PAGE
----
77-A High End Retailer in a Leader’s Trap
In a Leader’s Trap, an established industry competitor maintains a price umbrella and gives up market share to a discounting competitor. (See the Perspective, “The Leader’s Trap” on StrategyStreet.com.) The company in a Leader’s Trap believes that customers will stay loyal to the established company’s brand name by paying a premium for its product. Over time, the company in the Leader’s Trap not only loses share, but also sees its prices eventually fall to a level near the price established by the discounting competitor. Abercrombie & Fitch is now in a Leader’s Trap.
The company is refusing to discount its latest clothing lines, even though competitors are discounting their lines. Both American Eagle Outfitters and Aeropostale are offering discounts on their current lines. Not Abercrombie.
Abercrombie is a higher-end retailer, someone we call a Performance Leader competitor. American Eagle and Aeropostale aim for somewhat lower price points. Nonetheless, even though the companies compete at different price points, significant discounting in a marketplace affects all competitors. If an industry Standard Leader, who prices at average for the industry, or a Price Leader, who prices at the low end of the market, begin offering new significant discounts, even Performance Leaders have to follow or be willing to give up market share. (See the Symptom and Implication, “Most competitors are offering low prices after a period where leaders held prices high” on StrategyStreet.com.)
So far Abercrombie has refused to go along with discounts. Its market share is also falling. In December, its same-store sales fell 24%. Aeropostale’s same-store sales rose 12% at the same time. Eventually, Abercrombie will have to reduce its prices to stay competitive.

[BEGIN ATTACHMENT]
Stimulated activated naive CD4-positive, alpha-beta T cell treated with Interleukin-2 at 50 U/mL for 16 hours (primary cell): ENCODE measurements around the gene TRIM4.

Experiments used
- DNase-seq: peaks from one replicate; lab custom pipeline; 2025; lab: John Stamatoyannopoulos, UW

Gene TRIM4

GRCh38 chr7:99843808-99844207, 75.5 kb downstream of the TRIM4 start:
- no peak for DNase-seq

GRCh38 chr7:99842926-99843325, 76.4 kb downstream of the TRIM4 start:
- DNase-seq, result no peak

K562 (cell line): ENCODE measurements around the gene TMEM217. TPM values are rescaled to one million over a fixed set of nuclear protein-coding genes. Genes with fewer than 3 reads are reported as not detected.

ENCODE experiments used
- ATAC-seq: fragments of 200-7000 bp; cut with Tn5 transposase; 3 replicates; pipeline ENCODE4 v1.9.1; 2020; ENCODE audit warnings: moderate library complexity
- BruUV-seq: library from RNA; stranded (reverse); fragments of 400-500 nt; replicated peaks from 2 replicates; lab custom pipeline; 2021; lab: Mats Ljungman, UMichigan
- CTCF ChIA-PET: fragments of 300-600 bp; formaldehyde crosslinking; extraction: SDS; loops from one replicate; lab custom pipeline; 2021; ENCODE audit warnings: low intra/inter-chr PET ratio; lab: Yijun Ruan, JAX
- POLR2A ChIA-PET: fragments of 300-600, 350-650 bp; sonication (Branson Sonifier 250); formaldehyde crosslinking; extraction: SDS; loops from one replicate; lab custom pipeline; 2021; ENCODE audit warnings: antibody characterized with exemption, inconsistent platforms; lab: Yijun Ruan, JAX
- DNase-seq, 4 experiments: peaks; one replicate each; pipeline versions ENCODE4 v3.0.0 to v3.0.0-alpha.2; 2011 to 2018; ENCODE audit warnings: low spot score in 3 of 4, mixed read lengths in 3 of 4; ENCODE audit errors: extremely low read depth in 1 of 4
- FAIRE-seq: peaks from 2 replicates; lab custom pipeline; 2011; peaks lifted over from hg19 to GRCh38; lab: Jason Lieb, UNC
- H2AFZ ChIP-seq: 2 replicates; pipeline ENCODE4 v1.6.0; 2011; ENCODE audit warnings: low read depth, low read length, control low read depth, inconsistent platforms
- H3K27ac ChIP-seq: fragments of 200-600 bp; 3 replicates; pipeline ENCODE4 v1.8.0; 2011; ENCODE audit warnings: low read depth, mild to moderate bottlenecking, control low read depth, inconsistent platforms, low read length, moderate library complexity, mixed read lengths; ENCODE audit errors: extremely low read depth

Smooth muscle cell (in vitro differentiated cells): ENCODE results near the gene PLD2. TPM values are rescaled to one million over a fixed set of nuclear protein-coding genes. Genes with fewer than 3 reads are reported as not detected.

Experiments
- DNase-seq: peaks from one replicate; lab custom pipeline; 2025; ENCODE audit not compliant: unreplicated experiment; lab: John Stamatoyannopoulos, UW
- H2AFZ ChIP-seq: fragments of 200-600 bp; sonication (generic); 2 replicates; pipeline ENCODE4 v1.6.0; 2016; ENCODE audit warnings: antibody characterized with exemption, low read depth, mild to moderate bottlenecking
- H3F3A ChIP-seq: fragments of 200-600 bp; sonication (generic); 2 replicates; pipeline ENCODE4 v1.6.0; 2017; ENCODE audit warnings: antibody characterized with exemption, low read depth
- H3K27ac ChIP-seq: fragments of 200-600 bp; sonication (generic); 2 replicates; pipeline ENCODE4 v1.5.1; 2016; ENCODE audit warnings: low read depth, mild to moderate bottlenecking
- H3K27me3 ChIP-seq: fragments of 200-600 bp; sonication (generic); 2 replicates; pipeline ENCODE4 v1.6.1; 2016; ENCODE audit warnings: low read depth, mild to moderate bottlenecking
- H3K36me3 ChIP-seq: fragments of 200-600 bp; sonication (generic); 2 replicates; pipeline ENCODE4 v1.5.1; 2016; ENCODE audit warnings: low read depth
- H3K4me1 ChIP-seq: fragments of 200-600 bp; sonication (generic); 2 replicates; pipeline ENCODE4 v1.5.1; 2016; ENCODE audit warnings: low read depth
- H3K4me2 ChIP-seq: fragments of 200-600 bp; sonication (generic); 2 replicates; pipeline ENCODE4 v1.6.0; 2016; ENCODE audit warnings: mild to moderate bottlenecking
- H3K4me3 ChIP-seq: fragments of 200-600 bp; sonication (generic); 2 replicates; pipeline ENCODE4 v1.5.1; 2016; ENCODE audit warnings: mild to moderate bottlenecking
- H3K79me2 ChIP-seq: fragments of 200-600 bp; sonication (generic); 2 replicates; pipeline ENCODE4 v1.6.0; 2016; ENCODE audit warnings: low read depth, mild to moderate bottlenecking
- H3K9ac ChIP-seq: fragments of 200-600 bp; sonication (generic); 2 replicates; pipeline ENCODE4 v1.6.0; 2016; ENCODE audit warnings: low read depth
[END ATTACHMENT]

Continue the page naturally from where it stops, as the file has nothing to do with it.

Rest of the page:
After clashing with one another and suffering grievously in the process, Abercrombie, Aeropostale, and American Eagle have diverged from one another though all face continuing intense competition.
Abercrombie went through a tough period of closing stores from 2010 through 2018. It began to rebrand itself, moving away from It’s former sexualized advertising and stressing more customer service. It now operates 729 stores worldwide focusing on a market segment of 21+ years. Today it is a near luxury brand selling high quality and high-priced fashions.
Aeropostale went through bankruptcy in 2016. It was unable to move away from its pricing strategy of constant discounting. It emerged from bankruptcy after a bid from former vendors and private equity companies. By 2019 it had over 1000 worldwide stores targeting a consumer in the age range of 14 to 17.
American Eagle Outfitters today is classified as a “retro/vintage” retail chain focused on consumers around the age of 20.
All 3 companies maintain a solid online presence. Abercrombie and American Eagle enjoyed something over 13 million online visits in February 2022, with American Eagle leading Abercrombie with 5.38 pages per visit to Abercrombie’s 4.95. Aeropostale trailed both of these competitors by a wide margin.
While the 3 companies are less engaged with one another than they were 10 years ago, they all face intense competition from the newer, fast fashion competitors such as Zara, H & M and Forever 21.
THE SOURCES FOR STRATEGYSTREET.COM: For over 30 years we observed the evolution of more than 100 industries, many hostile. We put their facts into frameworks applicable to all industries and found patterns. Strategystreet.com describes the inductive results of these thousands of observations and their patterns.